Another round of fruitless Israeli-Palestinian negotiations?

Prime Minister Benjamin Netanyahu met with U.S. Secretary of State John Kerry in Rome on June 26 to discuss ways to revive the all-but-dead Israeli-Palestinian peace efforts.
After discussing details of the rapprochement between Israel and Turkey, Netanyahu told Kerry that he prefers a current Egyptian-led effort to revive negotiations, rather than the international approach being pushed by France.
In the current political season in the U.S., in Europe and 24/7 in Israel, one of the favorite issues raised by candidates trying to flaunt their “international” credentials is the so-called “Middle East peace process.”
It’s really a no-brainer politically, because the general assumption is that most people in Western democracies prefer peace to war, and believe (completely erroneously!) that the Israeli-Palestinian problem is the root cause of all regional conflicts.
Those who don’t understand the dynamics, naively believe that a “two-state” resolution is the magic bullet that will instantly stop all the conflicts. If only “they” could sit down and negotiate in good faith then everything else will work out …
However, after five wars, years of terrorist attacks, months of failed negotiations, numerous broken promises, repeated land concessions by Israel and plenty of blame to go around, there are two schools of thought on how to bring that about.
First some definitions: The political terms “left” and “right” used here are the Israeli definitions, and refer to ideological and political views on the best way to assure Israel’s security and long-term survival: “Right” is more conservative (hawkish), while “Left” is more liberal (dovish).
In both cases I’m talking about normative Israelis and Americans, who support Israel and the Zionist dream and understand the need for an eventual resolution to the conflict, but have different opinions as to how to make it happen. Note: I’m not talking about the extreme, sometimes violent fringes of both camps.
On the “right” — mainly secular and religious conservatives who feel that Israel should maintain a tough, noncompromising negotiating posture leading to perpetual Israeli sovereignty over most of the areas of Judea and Samaria, while establishing a less-than-fully sovereign Palestinian nation-state that includes the Gaza Strip, is demilitarized and formally recognizes the Jewish State of Israel.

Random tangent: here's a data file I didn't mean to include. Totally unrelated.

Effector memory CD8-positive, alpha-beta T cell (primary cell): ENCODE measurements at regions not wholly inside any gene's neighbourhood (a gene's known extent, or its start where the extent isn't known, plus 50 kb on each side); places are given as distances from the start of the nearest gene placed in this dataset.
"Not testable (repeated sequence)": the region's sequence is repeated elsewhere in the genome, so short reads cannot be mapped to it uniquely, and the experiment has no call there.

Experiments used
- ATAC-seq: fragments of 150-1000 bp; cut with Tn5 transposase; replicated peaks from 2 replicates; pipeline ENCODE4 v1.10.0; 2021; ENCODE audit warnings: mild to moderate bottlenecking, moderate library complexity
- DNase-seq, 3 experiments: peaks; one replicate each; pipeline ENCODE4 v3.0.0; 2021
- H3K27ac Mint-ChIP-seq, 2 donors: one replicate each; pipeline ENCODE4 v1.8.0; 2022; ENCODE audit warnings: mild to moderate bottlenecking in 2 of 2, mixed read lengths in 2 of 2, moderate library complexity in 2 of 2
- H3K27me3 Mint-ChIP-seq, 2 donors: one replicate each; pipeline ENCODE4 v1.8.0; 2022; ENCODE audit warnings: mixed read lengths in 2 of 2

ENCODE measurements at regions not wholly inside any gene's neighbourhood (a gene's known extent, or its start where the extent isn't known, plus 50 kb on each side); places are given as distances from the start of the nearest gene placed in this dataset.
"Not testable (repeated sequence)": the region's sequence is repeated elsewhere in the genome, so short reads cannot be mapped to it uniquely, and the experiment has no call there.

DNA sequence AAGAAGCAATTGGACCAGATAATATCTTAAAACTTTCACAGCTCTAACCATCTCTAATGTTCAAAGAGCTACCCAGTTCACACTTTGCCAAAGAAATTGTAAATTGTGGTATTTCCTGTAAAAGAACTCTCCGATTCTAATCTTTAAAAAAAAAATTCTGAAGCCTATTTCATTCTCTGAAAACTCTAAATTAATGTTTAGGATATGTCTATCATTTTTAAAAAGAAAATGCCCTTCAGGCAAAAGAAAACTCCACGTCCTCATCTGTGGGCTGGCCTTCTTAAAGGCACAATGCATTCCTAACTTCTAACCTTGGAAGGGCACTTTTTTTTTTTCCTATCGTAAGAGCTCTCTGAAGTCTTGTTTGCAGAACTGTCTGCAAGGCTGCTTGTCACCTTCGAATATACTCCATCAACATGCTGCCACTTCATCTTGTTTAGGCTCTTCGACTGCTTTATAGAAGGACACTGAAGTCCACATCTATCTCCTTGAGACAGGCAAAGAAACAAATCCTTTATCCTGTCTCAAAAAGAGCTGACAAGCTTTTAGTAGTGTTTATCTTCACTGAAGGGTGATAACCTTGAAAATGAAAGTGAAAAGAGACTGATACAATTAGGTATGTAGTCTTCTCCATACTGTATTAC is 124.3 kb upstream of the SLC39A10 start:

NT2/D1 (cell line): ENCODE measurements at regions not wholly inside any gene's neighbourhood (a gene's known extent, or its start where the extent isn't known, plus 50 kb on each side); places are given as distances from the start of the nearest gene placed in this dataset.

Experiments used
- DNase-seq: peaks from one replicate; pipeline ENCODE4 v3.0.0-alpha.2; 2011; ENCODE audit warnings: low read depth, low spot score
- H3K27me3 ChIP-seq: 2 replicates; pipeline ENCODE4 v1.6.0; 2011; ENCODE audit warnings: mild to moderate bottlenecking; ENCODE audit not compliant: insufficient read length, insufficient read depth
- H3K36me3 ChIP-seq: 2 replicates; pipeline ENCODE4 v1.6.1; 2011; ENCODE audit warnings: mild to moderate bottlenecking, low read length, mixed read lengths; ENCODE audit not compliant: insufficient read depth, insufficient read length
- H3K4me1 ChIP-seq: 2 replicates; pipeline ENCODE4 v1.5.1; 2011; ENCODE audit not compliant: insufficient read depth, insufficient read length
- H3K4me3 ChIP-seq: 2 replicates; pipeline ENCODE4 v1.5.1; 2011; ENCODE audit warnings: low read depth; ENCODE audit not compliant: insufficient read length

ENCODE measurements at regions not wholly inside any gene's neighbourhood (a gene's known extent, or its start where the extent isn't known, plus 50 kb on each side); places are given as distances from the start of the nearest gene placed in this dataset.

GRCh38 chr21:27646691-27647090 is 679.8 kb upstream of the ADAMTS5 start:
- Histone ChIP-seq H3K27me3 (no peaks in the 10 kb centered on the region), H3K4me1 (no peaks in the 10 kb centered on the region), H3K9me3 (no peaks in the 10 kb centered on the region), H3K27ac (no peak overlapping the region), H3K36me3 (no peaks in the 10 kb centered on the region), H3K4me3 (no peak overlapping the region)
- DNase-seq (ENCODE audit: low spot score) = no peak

On the “left” — secular and traditional liberals who prefer compromise-driven negotiations that would essentially return most of the West Bank to the PLO with Israel maintaining permanent security control over the Jordan Valley and other small areas crucial to Israel’s ongoing and evolving security needs. Israel will also maintain most of the established Israeli communities (settlements) that are within the four “Consensus Blocs,” in exchange for agreed land swaps of equal area. Here, too, the ultimate goal is a demilitarized Palestinian nation-state that recognizes Israel as the historical and current sovereign Jewish homeland.
Israelis tend to vacillate between the camps, with most not fully committed to either. Many will lean one way or the other at any given time, based on either perceived threats, like war or terrorism, on the one hand … or real movement toward peace on the other.
The government of the day has a major influence on national leaning. But since the government is elected by the voters, we have an interesting chicken-or-egg question … or do we?
The fact that in recent elections Olmert, Sharon and Netanyahu were able to cobble together right-of-center coalitions has less to do with general sentiments among Israeli voters, who are basically centrist, and more to do with the fact that the traditional leftist parties keep breaking up and reinventing themselves with no coherent or unified platform or legacy leadership.
On the other hand, the Likud party, with few changes, has anchored the right wing of Israeli politics since 1973.
Today, Netanyahu heads a solid coalition of Likud and like-minded coalition partners. Any proposals that Secretary of State Kerry, and/or the Egyptians, will come up with this week will be negotiated from Israel’s “right-of-center” philosophy regarding security and boundaries.
That fact, combined with the current Palestinian leadership vacuum and ongoing rejectionist statements, make me feel pretty safe in predicting that this will just be another round of fruitless negotiations.
Agree or disagree — that’s my opinion.
Lt. Col. (IDF res) Gil Elan is president and CEO of the Southwest Jewish Congress, and a Middle East analyst. Email:
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DISCLAIMER: Opinions are the writer’s, and do not represent SWJC directors, officers or members.

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